It’s like my second or third career, says trembling Del Potro
THERE is a reason why Juan Martin del Potro went under the knife – over... and over... and over again.
Three wrist operations since his last appearance at Wimbledon in 2013 meant Del Potro had had more appointments with surgeons and physiotherapists than on- court engagements with tennis pros over the past 27 months.
Yesterday, the gentle giant from Argentina showed why all the pain and scars – both physical and mental – were worth it as he toppled fourth seed Stan Wawrinka 3- 6 6- 3 7-6(2) 6-3 under a closed Centre Court roof in the second round of Wimbledon.
“It feels amazing. I beat one of the guys who is playing great tennis this season and I couldn’t have expected this before today,” a trembling Del Potro said.
“I was really sad for the last two years and now I am enjoying playing tennis again. My hands shaking is a great sensation for me because I’m playing tennis again and I feel alive,” he added.
Del Potro, World No 165, was feeling “so alive” that by the time the match hit the midway point of the second set, Wawrinka did not know what had hit him.
The Swiss, who won grand slam titles in Melbourne and Paris in the last few years, was probably left wishing Del Potro’s surgeon had not done such a good job of fixing the stricken left wrist which he uses to belt his trademark double-handed backhand.
A break for 3-1 was enough for Del Potro, to bag the second set and he marked the moment with a clenchedfist salute to his supporters.
While punters on the outside courts had to make do with watching an army of groundstaff dragging the green covers on and off with comical frequency, Del Potro’s flowing racket skills lifted the spirits of the soggy fans sitting atop Wimbledon’s Henman Hill and following proceedings on the giant TV screen.
By the time the players swapped serves for four successive games at the start of the third set, Wawrinka knew he was in for a torrid time against the 2009 US Open champion. When the Swiss whipped a backhand wide on match point to complete another miserable outing at the only major in which he has yet to reach at least the semi- final, it completed a remarkable comeback from the tennis wilderness for his opponent. “After my third surgery, I’ve been trying to play tennis again. It is like my second or third career in my short life,” said Del Potro who will next face Lucas Pouille. “I didn’t know if I could be in the top position again... after all the injuries,” the 27-year-old added. “To be in the third round in my first grand slam after three years, it means a lot to me. I’m excited to go far in the tournament.”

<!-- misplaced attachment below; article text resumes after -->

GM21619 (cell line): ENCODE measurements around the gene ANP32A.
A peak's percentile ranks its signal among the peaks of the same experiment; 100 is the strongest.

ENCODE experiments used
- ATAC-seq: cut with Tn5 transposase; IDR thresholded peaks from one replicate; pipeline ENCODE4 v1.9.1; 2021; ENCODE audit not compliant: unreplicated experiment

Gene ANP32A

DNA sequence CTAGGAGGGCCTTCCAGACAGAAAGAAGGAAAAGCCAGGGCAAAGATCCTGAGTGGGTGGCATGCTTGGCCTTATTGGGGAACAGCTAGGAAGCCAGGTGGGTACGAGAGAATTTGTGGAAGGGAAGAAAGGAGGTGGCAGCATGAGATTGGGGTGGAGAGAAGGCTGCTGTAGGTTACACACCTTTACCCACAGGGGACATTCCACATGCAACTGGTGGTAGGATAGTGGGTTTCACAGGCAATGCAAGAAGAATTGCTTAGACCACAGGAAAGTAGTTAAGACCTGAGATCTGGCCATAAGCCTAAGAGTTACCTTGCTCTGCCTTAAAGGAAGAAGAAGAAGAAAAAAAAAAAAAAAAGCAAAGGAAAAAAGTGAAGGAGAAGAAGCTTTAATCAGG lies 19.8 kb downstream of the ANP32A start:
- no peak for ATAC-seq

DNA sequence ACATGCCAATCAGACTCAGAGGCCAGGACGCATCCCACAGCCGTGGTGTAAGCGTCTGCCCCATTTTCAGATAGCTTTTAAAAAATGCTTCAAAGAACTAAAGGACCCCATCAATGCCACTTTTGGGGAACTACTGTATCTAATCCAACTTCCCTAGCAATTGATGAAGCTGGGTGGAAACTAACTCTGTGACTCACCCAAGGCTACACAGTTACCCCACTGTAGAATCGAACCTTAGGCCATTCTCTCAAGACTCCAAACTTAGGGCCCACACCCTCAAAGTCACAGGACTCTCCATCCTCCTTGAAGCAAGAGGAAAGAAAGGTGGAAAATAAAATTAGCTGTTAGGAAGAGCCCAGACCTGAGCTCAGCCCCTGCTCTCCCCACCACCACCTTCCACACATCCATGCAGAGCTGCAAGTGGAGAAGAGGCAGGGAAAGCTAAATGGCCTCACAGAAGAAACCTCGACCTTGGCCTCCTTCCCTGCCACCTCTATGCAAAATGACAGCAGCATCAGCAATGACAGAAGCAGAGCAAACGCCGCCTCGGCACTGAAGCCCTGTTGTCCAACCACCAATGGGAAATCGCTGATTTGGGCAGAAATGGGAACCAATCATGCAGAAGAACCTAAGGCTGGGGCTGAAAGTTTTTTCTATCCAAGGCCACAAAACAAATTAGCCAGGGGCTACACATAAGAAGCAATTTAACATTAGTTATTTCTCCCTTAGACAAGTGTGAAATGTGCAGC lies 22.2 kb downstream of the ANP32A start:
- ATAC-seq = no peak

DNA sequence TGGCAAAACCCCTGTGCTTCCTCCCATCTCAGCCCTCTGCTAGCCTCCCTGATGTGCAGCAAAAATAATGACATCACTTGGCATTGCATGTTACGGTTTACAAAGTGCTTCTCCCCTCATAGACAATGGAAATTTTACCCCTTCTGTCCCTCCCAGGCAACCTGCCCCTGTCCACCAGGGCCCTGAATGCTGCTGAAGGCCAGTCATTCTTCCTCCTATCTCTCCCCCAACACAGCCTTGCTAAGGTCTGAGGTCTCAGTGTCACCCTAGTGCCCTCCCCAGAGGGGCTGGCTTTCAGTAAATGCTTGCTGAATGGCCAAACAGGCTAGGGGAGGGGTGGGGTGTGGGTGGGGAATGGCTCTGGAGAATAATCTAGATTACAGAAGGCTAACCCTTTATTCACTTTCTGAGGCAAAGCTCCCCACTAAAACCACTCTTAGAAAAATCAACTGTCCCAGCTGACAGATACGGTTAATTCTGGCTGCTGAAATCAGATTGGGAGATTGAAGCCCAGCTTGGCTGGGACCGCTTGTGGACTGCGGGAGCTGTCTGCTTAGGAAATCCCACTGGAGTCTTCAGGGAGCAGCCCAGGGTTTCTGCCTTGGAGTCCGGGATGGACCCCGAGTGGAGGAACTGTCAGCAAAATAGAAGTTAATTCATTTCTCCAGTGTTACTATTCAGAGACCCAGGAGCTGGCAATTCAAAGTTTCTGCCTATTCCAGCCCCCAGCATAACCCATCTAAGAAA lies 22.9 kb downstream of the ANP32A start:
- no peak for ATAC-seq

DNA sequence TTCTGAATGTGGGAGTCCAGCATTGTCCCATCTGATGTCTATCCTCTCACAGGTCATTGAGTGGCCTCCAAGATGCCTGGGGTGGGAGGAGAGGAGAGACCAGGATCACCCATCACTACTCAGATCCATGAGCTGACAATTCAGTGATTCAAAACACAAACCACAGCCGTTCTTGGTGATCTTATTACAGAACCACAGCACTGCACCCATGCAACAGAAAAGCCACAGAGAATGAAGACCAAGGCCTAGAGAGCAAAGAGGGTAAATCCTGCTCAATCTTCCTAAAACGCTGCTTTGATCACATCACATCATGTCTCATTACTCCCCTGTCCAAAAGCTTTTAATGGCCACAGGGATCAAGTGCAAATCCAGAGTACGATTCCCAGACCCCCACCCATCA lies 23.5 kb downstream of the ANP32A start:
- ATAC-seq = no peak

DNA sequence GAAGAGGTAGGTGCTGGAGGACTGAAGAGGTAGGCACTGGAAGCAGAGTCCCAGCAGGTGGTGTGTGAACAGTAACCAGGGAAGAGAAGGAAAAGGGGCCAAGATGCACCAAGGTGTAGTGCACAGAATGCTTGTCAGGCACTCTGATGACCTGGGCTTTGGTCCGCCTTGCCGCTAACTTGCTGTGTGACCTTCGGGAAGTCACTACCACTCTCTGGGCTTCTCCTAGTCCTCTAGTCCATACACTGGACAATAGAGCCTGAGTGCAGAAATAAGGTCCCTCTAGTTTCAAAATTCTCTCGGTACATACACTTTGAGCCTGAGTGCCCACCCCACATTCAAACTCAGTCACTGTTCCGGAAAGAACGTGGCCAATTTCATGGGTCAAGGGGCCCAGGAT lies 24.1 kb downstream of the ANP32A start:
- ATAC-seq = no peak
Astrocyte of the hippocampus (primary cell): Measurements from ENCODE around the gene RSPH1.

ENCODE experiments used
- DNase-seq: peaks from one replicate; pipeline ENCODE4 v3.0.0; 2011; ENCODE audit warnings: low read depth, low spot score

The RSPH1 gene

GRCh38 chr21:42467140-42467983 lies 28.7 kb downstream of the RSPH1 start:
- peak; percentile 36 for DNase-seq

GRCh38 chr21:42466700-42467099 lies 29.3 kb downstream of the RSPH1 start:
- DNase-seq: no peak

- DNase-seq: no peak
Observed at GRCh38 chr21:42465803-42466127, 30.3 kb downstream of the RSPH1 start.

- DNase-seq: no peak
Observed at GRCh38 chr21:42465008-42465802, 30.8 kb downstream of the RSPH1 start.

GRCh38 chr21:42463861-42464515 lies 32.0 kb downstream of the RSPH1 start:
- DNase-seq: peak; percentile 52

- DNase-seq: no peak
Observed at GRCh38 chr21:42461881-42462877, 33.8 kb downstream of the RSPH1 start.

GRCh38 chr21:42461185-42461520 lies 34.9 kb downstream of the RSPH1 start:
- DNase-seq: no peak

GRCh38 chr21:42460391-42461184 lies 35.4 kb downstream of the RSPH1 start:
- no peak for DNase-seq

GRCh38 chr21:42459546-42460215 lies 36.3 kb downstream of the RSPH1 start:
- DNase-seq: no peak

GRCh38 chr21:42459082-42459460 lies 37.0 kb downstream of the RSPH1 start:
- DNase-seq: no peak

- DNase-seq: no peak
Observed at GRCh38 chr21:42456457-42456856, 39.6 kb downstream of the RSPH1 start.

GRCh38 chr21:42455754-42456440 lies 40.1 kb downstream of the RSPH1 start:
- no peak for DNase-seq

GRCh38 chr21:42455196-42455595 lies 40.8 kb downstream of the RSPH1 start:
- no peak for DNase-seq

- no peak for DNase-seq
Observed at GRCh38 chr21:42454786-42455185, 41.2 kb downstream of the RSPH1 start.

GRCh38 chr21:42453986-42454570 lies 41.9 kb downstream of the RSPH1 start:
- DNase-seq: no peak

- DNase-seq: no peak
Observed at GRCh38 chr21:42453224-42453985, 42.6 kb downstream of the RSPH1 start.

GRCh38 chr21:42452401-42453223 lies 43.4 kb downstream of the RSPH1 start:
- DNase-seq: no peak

● Serena Williams composed herself after a first-set loss and a burst of anger to vanquish tenacious fellow American Christina McHale 67(7) 6-2 6-4.
The defending champion finally ran out a winner against the World No 65, marching on in her quest to emulate Steffi Graf ’s Open era record of 22 grand slam singles titles.
Williams thought she had won the first set and was walking back to her chair after a McHale forehand was called long with the World No 1 5-4 and 40-30 up. To her chagrin, however, a Hawkeye challenge showed the ball brushing the baseline.
McHale went on to win the game and force a tiebreak in which a rattled Williams made a string of errors, including two double faults, before burying a forehand into the net to lose the set.
Furious as she sat down, she hammered her racket into the ground in frustration before hurling it behind her.
But the 34-year-old put the disappointment behind her and showed the battling form that has won her six Wimbledon crowns to take the next two sets, closing out the two-and-ahalf hour match with three aces. – Reuters ● World No 1 Novak Djokovic was 7-6 6-1 down to 28th-seeded American Sam Querrey before his match was suspended due to rain at the time of going to press last night.